As these consideration show, Descartes method of doubt leaves hardly any belief unaffected but there is hope, Descartes argues that there is at least one thing that we cannot doubt and can be absolutely certain about, this is the fact that when we doubt we can not doubt that we doubt or think for doubting is just a form of thinking, furthermore, when we can be sure that we think we can be equally sure that we exist while thinking, for if indeed we can be sure that we are thinking, there has to be something that does the thinking. “ I am, I exist—that is certain. But for how long? For as long as I am thinking. But perhaps no longer than that; for it might be that if I stopped thinking I would stop existing; and ·I have to treat that possibility as though it were actual, because· my present policy is to reject everything that isn’t necessarily true. Strictly speaking, then, I am simply a thing that thinks—a mind, or soul, or intellect, or reason, these being words whose meaning I have only just come to know. Still, I am a real, existing thing. What kind of a thing? I have answered that: a thinking thing”(Descartes second meditation pg 5). Descartes argument assures us of the fact that there is at least one thing that is impossible to doubt and is therefore absolutely certain. This is the fact that we exist while we think.

Plato was an Athenian philosopher during the Classical period in Ancient Greece. Plato was passionate in his defense of philosophy in the Allegory of the Cave he talks about a group of people residing in a cave, they’ve always lived there and known nothing about the outside world. There is no natural light in this cave, the walls are damp and dark, all the inhabitants can see comes from the shadows of the things thrown up on the wall by the light of a fire. The cave dwellers get fascinated by these reflections of animals, plants, and people, moreover, they assume these these shadows are real and if you pay a lot of attention to them you’ll understand and succeed in life, and they don’t, of course, realize that the things they are looking at are mere phantoms, they chat about shadowy things enthusiastically and take great pride for their sophistication and wisdom, then one day quite by chance, someone discovers a way out of the cave, out into the open air. At first, it’s simply overwhelming. He is dazzled by the bright sunlight in which everything is, for the first time, properly illuminated, gradually his eyes adjust and he encounters the true nature of things, he encounters what is real.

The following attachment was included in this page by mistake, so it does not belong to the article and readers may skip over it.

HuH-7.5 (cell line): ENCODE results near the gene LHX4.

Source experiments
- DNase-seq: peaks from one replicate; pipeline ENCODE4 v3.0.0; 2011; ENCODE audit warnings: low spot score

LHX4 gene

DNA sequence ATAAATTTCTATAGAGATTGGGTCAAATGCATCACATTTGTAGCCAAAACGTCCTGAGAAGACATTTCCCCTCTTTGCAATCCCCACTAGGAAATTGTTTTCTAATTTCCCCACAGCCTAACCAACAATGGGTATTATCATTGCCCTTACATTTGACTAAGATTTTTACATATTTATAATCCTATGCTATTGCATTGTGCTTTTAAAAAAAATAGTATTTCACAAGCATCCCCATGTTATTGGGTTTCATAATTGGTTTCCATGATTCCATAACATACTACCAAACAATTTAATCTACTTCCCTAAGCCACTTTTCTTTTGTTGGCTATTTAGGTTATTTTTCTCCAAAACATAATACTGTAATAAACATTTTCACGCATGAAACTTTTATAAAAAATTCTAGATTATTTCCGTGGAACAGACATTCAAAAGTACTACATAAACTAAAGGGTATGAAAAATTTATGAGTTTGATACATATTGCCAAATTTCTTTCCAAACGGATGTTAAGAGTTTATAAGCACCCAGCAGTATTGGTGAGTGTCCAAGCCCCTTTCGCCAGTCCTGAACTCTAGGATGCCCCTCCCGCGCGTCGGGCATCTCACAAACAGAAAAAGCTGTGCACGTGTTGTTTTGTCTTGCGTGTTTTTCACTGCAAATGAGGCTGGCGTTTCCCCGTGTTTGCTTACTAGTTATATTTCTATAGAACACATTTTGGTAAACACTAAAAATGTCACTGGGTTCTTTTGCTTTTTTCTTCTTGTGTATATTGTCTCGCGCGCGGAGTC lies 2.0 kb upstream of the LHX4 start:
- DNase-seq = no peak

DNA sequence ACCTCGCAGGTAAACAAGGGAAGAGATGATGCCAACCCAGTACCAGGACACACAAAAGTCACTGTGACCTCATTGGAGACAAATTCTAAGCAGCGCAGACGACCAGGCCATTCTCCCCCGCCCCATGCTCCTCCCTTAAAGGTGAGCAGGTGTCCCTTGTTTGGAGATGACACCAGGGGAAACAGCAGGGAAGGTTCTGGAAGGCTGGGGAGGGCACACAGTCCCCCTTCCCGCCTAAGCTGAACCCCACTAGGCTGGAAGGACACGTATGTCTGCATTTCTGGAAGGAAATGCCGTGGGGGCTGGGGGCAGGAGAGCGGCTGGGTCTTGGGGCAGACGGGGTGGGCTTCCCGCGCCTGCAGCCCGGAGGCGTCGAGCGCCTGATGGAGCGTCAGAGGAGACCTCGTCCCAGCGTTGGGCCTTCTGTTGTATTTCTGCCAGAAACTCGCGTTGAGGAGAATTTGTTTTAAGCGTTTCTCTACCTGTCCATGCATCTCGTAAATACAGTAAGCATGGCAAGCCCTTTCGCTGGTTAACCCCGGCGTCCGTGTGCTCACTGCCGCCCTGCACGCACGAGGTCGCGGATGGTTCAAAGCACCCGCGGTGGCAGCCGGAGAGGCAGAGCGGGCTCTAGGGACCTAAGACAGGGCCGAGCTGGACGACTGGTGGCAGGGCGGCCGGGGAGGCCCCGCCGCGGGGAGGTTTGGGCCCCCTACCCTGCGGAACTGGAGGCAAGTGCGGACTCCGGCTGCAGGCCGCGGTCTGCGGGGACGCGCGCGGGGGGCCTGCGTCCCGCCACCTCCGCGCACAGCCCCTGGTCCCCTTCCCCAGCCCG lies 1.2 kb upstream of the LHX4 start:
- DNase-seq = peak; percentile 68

Plato’s ideology here is that we are all for much of our lives in shadow many of the things we get excited about, like fame, the perfect partner, a high status job are infinitely less real than we suppose they are for the most part phantoms projected by our culture onto the wall of our fragile and flawed minds, but because everyone around us is insisting that they are genuine we perceive them to be real which according to Plato is not the case.

I was able to perceive similar thoughts and concerns within these two quotes by Descartes and Plato. The first one coming from Plato in the Allegory of the cave states ‘I understand that knowledge and being, which the science of dialectic contemplates are clearer than the notions of art, as they are termed, which proceed from hypothesis only: these are also contemplated by understanding, and not by the senses'(Plato Pg 252). The second quote is from Descartes he states that ‘ Whatever I have accepted until now as most true has come to me through my senses. But occasionally I have found that they have deceived me, and it is unwise to trust completely those who have deceived us even once’. (Descartes Pg 1) Here it is clear to see how both Descartes and Plato doubt the reliability of the senses, however, I was able to see some differences in their ideologies.

In The Allegory of the Cave Plato enumerates that the prisoners in the cave cannot see the objects behind them, they can only see the shadows on the wall and echos the, therefore the prisoners would mistake appearance for reality such as them thinking the shadows were real without knowing the true causes of them (Plato pg 254) Plato believes that we are essentially prisoners seeing shadows and not knowing the true causes and forms of things,not knowing true knowledge and information, however, Descartes had a different approach to this idea, he believed the foundation of knowledge was based on one’s self rather than Plato’s idea that knowledge comes from a set of one’s principals.